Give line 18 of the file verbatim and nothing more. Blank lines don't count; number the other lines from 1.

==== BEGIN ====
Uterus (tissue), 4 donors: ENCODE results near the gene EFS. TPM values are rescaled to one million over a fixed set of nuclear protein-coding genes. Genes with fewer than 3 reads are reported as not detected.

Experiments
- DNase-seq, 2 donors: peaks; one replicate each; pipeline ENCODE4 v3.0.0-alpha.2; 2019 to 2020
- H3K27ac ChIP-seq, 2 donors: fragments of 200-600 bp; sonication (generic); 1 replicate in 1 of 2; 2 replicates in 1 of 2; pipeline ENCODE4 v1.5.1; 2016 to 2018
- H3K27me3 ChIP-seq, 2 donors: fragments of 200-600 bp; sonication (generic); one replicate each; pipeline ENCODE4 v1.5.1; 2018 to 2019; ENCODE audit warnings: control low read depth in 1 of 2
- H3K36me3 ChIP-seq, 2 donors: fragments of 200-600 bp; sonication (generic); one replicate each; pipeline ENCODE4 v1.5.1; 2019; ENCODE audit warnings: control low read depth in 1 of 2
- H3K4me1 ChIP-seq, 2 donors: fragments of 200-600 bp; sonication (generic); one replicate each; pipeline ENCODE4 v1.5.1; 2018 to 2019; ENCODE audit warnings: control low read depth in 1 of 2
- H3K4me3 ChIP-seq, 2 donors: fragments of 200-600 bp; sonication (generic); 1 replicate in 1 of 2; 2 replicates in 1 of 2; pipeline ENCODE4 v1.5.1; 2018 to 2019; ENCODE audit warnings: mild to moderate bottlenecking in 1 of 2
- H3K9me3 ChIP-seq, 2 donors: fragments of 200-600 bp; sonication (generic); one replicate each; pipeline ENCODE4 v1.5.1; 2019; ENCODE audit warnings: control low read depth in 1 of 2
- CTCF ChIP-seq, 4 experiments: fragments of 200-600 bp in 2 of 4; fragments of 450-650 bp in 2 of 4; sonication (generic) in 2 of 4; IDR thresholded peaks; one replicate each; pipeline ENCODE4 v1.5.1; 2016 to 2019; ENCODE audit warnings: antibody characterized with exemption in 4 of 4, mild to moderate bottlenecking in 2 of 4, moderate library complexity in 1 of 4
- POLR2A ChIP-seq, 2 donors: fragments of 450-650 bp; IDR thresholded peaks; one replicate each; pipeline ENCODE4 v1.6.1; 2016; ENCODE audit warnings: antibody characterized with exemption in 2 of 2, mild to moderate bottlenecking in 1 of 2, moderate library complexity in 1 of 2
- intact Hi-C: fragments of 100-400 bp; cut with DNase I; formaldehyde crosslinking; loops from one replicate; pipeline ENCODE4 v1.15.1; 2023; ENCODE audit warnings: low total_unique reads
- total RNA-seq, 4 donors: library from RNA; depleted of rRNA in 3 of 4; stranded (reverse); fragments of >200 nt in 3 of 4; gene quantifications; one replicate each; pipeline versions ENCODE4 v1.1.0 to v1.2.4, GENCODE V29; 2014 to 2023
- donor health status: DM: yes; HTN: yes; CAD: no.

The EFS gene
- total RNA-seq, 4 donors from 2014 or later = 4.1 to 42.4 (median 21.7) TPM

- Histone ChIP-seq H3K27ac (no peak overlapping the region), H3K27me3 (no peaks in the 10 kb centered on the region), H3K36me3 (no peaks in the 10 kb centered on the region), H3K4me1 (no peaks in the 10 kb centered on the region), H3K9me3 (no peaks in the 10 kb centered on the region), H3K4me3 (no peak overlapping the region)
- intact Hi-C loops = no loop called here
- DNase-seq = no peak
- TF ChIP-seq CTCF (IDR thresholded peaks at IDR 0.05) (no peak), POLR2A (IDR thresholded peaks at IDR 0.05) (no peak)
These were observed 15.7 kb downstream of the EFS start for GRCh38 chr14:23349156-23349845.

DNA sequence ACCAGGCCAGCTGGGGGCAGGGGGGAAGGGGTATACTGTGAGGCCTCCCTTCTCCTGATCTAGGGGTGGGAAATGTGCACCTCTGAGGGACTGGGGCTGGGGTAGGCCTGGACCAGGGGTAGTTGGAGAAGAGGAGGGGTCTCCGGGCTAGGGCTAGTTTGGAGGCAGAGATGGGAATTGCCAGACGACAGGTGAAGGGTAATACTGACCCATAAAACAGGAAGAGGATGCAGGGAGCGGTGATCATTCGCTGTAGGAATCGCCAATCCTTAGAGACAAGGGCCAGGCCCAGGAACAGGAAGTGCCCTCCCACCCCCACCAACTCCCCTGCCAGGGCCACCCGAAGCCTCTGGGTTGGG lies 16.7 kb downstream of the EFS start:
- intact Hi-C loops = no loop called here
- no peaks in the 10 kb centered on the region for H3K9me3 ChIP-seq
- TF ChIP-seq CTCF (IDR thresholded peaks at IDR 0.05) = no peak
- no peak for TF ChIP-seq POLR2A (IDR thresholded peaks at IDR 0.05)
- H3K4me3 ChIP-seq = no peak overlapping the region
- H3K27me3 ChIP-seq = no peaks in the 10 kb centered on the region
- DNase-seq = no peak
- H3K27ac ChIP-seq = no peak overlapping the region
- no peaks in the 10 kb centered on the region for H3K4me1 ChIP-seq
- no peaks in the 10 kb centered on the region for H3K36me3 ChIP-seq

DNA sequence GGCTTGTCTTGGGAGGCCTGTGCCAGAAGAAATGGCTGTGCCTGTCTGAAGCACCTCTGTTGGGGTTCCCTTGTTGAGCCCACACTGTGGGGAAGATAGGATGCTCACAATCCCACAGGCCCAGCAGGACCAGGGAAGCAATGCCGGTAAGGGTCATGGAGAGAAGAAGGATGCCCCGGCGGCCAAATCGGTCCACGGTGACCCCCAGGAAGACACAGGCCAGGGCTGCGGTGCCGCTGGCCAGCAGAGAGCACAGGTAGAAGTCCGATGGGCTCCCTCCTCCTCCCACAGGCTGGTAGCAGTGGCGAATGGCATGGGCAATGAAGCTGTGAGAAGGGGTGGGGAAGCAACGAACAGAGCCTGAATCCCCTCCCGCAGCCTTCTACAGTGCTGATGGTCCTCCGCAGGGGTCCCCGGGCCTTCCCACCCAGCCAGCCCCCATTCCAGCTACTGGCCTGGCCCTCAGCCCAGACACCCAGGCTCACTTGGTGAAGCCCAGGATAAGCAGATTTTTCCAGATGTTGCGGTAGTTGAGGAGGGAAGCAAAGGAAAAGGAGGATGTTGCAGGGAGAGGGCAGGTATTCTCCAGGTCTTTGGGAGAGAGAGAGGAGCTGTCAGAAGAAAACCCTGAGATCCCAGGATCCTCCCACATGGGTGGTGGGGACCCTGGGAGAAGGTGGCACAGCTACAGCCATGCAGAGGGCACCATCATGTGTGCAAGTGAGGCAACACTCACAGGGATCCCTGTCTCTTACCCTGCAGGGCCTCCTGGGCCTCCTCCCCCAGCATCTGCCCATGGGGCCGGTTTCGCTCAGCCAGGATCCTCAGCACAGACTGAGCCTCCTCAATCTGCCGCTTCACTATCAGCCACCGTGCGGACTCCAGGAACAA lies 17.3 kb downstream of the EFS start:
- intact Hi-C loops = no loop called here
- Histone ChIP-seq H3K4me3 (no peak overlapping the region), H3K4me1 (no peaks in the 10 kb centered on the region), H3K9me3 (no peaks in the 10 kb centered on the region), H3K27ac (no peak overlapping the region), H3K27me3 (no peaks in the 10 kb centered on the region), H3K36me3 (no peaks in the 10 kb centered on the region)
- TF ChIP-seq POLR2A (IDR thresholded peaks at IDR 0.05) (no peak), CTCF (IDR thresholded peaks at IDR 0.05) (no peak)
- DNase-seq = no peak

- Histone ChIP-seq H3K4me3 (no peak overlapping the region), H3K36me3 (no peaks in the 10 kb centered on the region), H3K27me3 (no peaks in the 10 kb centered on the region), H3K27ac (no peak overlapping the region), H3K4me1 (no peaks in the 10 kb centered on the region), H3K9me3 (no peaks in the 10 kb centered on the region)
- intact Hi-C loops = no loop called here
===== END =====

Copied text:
- intact Hi-C loops = no loop called here